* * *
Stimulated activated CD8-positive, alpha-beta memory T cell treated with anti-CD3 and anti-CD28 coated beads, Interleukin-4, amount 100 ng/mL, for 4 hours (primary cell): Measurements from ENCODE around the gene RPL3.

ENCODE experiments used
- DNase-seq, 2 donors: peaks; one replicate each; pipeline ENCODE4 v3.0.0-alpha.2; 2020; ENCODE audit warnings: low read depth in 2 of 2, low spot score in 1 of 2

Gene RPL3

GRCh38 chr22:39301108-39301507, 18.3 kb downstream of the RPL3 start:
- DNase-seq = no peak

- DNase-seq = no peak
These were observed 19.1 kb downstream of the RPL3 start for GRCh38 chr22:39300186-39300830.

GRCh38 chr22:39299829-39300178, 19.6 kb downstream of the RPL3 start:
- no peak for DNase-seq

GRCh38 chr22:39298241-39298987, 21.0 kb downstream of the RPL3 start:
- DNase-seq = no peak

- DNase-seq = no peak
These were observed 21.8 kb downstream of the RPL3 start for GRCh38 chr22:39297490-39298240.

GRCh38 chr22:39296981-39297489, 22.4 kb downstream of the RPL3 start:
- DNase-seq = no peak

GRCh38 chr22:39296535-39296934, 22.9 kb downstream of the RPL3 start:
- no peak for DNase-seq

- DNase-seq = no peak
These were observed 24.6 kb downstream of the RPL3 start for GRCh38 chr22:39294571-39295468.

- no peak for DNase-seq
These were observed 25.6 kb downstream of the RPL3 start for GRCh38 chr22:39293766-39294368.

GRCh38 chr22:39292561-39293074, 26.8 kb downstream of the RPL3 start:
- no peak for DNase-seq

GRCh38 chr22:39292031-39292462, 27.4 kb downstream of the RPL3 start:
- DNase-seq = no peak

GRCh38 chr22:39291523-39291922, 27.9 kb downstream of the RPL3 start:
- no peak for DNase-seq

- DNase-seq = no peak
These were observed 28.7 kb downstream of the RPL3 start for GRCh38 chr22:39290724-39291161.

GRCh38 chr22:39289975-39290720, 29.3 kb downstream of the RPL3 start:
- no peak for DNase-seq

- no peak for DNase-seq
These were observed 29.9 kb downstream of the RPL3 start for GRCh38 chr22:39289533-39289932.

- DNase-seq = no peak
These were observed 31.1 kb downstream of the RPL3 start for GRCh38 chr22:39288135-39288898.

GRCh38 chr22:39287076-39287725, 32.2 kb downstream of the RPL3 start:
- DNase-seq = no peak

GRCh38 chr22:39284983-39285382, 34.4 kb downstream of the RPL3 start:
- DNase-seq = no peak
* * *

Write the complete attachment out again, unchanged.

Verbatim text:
Stimulated activated CD8-positive, alpha-beta memory T cell treated with anti-CD3 and anti-CD28 coated beads, Interleukin-4, amount 100 ng/mL, for 4 hours (primary cell): Measurements from ENCODE around the gene RPL3.

ENCODE experiments used
- DNase-seq, 2 donors: peaks; one replicate each; pipeline ENCODE4 v3.0.0-alpha.2; 2020; ENCODE audit warnings: low read depth in 2 of 2, low spot score in 1 of 2

Gene RPL3

GRCh38 chr22:39301108-39301507, 18.3 kb downstream of the RPL3 start:
- DNase-seq = no peak

- DNase-seq = no peak
These were observed 19.1 kb downstream of the RPL3 start for GRCh38 chr22:39300186-39300830.

GRCh38 chr22:39299829-39300178, 19.6 kb downstream of the RPL3 start:
- no peak for DNase-seq

GRCh38 chr22:39298241-39298987, 21.0 kb downstream of the RPL3 start:
- DNase-seq = no peak

- DNase-seq = no peak
These were observed 21.8 kb downstream of the RPL3 start for GRCh38 chr22:39297490-39298240.

GRCh38 chr22:39296981-39297489, 22.4 kb downstream of the RPL3 start:
- DNase-seq = no peak

GRCh38 chr22:39296535-39296934, 22.9 kb downstream of the RPL3 start:
- no peak for DNase-seq

- DNase-seq = no peak
These were observed 24.6 kb downstream of the RPL3 start for GRCh38 chr22:39294571-39295468.

- no peak for DNase-seq
These were observed 25.6 kb downstream of the RPL3 start for GRCh38 chr22:39293766-39294368.

GRCh38 chr22:39292561-39293074, 26.8 kb downstream of the RPL3 start:
- no peak for DNase-seq

GRCh38 chr22:39292031-39292462, 27.4 kb downstream of the RPL3 start:
- DNase-seq = no peak

GRCh38 chr22:39291523-39291922, 27.9 kb downstream of the RPL3 start:
- no peak for DNase-seq

- DNase-seq = no peak
These were observed 28.7 kb downstream of the RPL3 start for GRCh38 chr22:39290724-39291161.

GRCh38 chr22:39289975-39290720, 29.3 kb downstream of the RPL3 start:
- no peak for DNase-seq

- no peak for DNase-seq
These were observed 29.9 kb downstream of the RPL3 start for GRCh38 chr22:39289533-39289932.

- DNase-seq = no peak
These were observed 31.1 kb downstream of the RPL3 start for GRCh38 chr22:39288135-39288898.

GRCh38 chr22:39287076-39287725, 32.2 kb downstream of the RPL3 start:
- DNase-seq = no peak

GRCh38 chr22:39284983-39285382, 34.4 kb downstream of the RPL3 start:
- DNase-seq = no peak